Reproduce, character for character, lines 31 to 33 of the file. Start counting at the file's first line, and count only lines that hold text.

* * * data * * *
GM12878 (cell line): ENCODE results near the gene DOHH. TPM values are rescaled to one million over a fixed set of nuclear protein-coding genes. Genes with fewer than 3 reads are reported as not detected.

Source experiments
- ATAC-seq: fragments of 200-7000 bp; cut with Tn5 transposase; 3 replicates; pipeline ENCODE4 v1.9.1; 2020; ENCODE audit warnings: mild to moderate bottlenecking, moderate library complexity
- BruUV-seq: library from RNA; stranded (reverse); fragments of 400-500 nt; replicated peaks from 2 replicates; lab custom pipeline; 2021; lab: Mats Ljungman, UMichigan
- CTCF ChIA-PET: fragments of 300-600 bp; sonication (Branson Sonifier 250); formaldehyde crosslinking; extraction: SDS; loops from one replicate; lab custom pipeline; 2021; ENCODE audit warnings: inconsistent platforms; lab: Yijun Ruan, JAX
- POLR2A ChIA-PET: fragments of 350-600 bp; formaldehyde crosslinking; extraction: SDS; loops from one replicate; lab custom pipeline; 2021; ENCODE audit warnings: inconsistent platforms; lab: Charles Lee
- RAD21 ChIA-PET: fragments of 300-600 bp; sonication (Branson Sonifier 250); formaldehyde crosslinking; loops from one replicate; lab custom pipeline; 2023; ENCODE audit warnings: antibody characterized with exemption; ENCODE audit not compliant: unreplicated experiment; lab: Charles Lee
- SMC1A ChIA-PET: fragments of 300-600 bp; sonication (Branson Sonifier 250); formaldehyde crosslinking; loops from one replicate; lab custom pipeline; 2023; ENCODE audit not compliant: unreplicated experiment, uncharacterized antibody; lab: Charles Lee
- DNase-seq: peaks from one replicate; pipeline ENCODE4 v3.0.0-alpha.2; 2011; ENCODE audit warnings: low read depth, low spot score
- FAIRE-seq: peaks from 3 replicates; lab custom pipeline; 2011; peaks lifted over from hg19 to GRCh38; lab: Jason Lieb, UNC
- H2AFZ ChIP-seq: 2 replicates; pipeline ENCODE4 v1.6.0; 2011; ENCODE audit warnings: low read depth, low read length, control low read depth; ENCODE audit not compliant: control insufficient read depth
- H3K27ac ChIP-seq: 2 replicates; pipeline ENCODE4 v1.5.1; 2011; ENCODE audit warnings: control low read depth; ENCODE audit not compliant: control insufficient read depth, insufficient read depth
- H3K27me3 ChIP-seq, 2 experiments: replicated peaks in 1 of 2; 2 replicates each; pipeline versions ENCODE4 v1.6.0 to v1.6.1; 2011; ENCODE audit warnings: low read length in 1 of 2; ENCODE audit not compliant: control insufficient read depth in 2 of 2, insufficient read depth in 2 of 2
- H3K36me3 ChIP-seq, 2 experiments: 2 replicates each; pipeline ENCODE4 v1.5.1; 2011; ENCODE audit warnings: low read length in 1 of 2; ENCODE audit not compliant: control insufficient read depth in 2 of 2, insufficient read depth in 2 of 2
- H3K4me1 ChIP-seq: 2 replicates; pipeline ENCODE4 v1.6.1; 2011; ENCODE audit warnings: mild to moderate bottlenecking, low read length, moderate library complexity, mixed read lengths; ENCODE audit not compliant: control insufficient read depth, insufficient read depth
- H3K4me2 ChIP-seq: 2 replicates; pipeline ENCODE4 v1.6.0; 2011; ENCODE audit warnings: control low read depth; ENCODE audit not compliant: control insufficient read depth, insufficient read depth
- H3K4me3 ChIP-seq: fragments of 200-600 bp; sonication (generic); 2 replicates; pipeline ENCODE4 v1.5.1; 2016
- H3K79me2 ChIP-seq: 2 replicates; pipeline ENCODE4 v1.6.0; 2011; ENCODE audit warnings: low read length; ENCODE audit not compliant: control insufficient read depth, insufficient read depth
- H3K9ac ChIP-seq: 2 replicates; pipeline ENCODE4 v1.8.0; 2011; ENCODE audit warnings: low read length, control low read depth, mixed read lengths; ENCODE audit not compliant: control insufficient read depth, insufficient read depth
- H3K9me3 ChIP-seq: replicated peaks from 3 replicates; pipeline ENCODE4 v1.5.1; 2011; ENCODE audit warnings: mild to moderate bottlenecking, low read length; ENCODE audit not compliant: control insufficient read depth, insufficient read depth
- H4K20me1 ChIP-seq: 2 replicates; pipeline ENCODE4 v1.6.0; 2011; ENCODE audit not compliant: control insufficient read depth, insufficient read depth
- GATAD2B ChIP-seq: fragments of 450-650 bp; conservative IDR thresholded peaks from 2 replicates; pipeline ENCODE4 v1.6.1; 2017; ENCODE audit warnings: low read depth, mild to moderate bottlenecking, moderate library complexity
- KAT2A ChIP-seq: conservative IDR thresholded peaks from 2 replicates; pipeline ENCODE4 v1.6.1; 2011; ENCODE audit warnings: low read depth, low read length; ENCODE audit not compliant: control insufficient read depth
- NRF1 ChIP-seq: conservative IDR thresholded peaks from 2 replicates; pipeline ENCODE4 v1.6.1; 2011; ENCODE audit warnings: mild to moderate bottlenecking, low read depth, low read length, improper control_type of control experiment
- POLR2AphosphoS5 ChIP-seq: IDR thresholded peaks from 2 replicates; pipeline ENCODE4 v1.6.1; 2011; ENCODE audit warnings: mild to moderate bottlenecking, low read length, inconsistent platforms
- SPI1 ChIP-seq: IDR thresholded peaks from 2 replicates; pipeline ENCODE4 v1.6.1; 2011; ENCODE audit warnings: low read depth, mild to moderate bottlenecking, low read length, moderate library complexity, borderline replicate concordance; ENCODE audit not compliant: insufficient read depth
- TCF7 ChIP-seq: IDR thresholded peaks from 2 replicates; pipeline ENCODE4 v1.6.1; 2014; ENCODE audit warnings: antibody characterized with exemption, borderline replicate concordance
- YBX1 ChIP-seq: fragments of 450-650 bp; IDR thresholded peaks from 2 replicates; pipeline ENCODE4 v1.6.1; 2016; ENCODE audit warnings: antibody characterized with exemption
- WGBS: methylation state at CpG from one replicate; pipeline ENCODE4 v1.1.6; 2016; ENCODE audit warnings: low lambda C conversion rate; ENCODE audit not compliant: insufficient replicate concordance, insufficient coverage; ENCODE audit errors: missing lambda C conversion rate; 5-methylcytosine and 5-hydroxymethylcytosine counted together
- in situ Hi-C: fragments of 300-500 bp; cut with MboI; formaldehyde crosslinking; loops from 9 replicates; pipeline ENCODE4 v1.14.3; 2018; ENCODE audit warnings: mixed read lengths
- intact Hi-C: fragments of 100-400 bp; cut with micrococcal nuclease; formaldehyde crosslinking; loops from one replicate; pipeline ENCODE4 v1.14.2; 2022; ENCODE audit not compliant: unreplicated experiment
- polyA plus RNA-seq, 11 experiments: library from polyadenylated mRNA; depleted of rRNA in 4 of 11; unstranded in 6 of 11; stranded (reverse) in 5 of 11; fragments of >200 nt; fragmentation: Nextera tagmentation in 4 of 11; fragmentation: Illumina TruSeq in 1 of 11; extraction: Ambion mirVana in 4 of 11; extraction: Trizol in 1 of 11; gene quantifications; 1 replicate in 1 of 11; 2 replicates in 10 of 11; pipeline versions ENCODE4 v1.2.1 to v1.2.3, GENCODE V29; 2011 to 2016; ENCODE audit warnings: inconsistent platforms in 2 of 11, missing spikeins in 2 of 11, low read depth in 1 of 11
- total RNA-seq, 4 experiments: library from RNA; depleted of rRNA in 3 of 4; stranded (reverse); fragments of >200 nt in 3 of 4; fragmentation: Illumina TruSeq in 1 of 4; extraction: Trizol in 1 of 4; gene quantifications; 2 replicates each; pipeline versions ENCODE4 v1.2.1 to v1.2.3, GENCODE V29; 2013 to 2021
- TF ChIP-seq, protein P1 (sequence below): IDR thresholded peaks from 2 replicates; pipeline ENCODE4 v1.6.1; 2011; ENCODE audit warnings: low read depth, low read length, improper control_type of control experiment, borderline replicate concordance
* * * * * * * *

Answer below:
- intact Hi-C: fragments of 100-400 bp; cut with micrococcal nuclease; formaldehyde crosslinking; loops from one replicate; pipeline ENCODE4 v1.14.2; 2022; ENCODE audit not compliant: unreplicated experiment
- polyA plus RNA-seq, 11 experiments: library from polyadenylated mRNA; depleted of rRNA in 4 of 11; unstranded in 6 of 11; stranded (reverse) in 5 of 11; fragments of >200 nt; fragmentation: Nextera tagmentation in 4 of 11; fragmentation: Illumina TruSeq in 1 of 11; extraction: Ambion mirVana in 4 of 11; extraction: Trizol in 1 of 11; gene quantifications; 1 replicate in 1 of 11; 2 replicates in 10 of 11; pipeline versions ENCODE4 v1.2.1 to v1.2.3, GENCODE V29; 2011 to 2016; ENCODE audit warnings: inconsistent platforms in 2 of 11, missing spikeins in 2 of 11, low read depth in 1 of 11
- total RNA-seq, 4 experiments: library from RNA; depleted of rRNA in 3 of 4; stranded (reverse); fragments of >200 nt in 3 of 4; fragmentation: Illumina TruSeq in 1 of 4; extraction: Trizol in 1 of 4; gene quantifications; 2 replicates each; pipeline versions ENCODE4 v1.2.1 to v1.2.3, GENCODE V29; 2013 to 2021